PubMed ID
19917520 View in PubMed
Less detail

The CAGE as a measure of hazardous drinking in the homeless.

https://arctichealth.org/en/permalink/ahliterature87737
Source
Am J Addict. 2007 Nov-Dec;16(6):475-8
Publication Type
Article
Author
Hesse Morten
Thiesen Henrik
Author Affiliation
Aarhus University, Centre for Alcohol and Drug Research, Copenhagen Division, Copenhagen, Denmark. mortenhesse@crf.dk
Source
Am J Addict. 2007 Nov-Dec;16(6):475-8
Language
English
Publication Type
Article
Keywords
Alanine Transaminase - blood
Alcohol Drinking - blood - epidemiology - psychology
Alcoholism - blood - diagnosis - epidemiology
Alkaline Phosphatase - blood
Biological Markers - blood
Denmark - epidemiology
Erythrocyte Indices
Feasibility Studies
Female
Hepatitis C - blood - epidemiology
Homebound Persons - psychology
Humans
Liver Function Tests - statistics & numerical data
Male
Mass Screening - methods
Personality Inventory - statistics & numerical data
Prevalence
Questionnaires
Reproducibility of Results
Risk factors
gamma-Glutamyltransferase - blood
Abstract
The aim of this study was to test the validity of the CAGE questions as a measure of severe drinking in subjects at drop-in centers for the homeless, using biological markers of acute liver reaction to alcohol as the "gold standard." A sample of homeless men and women in Copenhagen were invited to participate in a study of health problems. Subjects were interviewed and blood samples were taken and screened for indicators of liver dysfunction (gamma-glutamyltransferase [gammaGT], mean corpuscular volume [MCV], alanine aminotransferase [ALAT], and alkaline phosphatase [Alpase]), and hepatitis C [HCV]. Scores on CAGE correlated strongly with years of heavy drinking (rho = 0.43, p 1 had quite extreme values on liver markers. Findings suggested that the CAGE was able to identify homeless drinkers whose drinking was significantly associated with increases in biomarkers associated with heavy drinking.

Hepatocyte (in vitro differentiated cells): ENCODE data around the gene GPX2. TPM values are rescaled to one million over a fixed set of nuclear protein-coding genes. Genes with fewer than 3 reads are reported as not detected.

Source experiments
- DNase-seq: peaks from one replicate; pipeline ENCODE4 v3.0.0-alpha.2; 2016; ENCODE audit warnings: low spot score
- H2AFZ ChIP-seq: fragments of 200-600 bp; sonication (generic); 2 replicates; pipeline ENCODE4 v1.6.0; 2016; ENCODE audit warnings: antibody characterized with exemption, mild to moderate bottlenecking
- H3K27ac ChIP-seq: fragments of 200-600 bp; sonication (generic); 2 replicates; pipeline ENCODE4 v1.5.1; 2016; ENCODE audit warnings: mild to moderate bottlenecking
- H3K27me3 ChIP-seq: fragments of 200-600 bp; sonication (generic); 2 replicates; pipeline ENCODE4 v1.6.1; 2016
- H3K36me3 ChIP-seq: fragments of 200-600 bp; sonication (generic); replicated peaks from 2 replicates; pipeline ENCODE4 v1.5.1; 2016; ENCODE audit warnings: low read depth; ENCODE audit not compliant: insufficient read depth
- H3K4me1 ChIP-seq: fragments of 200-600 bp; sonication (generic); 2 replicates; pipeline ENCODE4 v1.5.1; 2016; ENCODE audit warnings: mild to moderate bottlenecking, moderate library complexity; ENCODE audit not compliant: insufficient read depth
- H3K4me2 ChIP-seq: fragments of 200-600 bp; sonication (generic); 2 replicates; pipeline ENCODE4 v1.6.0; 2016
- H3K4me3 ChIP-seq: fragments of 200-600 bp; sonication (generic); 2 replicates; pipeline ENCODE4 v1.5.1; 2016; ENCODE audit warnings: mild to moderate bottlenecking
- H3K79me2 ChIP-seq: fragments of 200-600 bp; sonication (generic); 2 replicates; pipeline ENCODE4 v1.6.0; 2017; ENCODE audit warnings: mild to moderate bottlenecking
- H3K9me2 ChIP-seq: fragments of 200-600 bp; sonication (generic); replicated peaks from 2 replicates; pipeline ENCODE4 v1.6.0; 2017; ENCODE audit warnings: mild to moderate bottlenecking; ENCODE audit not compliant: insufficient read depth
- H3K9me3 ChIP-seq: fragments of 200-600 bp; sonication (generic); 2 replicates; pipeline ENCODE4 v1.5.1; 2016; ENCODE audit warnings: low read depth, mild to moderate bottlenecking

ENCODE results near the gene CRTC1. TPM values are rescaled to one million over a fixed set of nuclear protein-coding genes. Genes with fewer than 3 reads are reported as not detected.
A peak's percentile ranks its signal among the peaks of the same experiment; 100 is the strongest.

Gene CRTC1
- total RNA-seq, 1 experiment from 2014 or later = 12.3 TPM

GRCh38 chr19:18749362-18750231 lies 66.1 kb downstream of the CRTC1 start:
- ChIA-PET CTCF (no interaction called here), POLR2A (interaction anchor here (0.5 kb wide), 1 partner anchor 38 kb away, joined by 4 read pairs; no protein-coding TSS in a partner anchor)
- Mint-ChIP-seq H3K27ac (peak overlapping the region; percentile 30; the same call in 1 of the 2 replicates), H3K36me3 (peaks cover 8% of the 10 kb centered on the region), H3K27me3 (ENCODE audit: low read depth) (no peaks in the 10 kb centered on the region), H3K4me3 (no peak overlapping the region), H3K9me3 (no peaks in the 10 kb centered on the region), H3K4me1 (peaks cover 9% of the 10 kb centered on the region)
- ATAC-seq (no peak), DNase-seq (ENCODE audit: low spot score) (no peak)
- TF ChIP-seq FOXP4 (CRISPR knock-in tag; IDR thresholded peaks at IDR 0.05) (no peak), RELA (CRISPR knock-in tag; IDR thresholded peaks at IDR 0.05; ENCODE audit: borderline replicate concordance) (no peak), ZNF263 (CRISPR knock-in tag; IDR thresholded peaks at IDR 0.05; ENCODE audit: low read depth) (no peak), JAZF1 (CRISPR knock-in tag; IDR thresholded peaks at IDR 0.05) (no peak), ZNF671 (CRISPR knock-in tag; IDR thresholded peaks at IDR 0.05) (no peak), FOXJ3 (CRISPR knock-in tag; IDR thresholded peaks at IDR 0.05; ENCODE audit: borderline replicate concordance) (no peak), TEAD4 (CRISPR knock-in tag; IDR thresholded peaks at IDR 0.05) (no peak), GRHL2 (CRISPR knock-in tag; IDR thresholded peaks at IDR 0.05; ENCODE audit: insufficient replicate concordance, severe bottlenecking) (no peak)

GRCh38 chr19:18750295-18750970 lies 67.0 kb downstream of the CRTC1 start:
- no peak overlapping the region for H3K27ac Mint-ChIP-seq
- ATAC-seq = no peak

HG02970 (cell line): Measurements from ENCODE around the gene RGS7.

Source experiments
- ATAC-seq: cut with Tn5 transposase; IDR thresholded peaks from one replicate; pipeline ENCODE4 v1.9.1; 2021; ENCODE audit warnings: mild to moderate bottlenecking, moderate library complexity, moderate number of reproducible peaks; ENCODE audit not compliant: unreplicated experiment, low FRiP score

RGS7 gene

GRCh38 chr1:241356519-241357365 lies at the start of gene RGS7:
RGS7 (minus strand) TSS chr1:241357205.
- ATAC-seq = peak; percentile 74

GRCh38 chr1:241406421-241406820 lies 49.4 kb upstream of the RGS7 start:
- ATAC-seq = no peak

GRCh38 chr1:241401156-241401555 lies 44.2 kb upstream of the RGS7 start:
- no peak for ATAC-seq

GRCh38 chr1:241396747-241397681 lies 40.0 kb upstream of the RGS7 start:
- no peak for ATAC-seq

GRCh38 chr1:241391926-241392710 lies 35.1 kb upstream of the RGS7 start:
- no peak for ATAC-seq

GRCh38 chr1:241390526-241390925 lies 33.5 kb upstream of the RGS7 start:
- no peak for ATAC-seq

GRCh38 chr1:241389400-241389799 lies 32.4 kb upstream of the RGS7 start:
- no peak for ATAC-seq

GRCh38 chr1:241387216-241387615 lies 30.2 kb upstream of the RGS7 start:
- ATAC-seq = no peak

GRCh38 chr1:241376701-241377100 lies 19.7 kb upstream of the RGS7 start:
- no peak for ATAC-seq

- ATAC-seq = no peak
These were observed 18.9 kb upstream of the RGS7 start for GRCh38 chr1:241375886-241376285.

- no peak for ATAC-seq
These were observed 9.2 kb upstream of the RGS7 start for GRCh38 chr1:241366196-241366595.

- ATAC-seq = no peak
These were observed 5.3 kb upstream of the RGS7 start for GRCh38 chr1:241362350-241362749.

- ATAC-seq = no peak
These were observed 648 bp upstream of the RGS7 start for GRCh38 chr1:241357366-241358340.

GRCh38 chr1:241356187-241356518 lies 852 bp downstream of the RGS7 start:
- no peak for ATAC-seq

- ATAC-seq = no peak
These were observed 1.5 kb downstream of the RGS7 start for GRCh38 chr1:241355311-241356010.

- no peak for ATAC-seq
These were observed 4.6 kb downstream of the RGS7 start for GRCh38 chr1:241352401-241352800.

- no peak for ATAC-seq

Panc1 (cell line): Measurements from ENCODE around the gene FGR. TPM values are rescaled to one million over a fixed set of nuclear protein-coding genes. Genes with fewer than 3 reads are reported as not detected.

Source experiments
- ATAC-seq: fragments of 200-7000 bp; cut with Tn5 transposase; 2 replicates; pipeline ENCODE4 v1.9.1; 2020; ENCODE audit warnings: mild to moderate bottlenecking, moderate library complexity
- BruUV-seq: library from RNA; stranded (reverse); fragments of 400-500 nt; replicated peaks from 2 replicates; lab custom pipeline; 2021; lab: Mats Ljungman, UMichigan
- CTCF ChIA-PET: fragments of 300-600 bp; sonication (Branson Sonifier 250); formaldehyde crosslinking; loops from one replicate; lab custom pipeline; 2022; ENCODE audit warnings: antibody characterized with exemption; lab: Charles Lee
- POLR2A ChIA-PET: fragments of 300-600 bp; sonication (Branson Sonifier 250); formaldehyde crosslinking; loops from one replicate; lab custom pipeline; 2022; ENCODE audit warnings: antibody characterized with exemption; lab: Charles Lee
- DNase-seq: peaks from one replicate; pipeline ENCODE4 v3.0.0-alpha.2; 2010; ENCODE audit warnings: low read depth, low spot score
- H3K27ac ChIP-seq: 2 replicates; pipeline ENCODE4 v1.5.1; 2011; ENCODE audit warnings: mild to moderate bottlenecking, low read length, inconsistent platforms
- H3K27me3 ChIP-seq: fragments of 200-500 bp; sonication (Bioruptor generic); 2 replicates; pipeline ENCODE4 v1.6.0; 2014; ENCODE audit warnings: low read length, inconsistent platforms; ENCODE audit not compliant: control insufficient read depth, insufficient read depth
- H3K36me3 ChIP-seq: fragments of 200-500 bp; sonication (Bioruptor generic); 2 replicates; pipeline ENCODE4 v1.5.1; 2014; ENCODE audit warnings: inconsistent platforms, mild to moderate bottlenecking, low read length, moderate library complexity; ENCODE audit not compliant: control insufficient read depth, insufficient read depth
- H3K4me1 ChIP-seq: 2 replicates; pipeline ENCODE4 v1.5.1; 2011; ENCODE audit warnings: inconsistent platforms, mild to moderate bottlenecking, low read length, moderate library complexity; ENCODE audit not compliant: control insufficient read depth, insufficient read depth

PubMed ID
18058413 View in PubMed
Less detail

Can routine information from electronic patient records predict a future diagnosis of alcohol use disorder?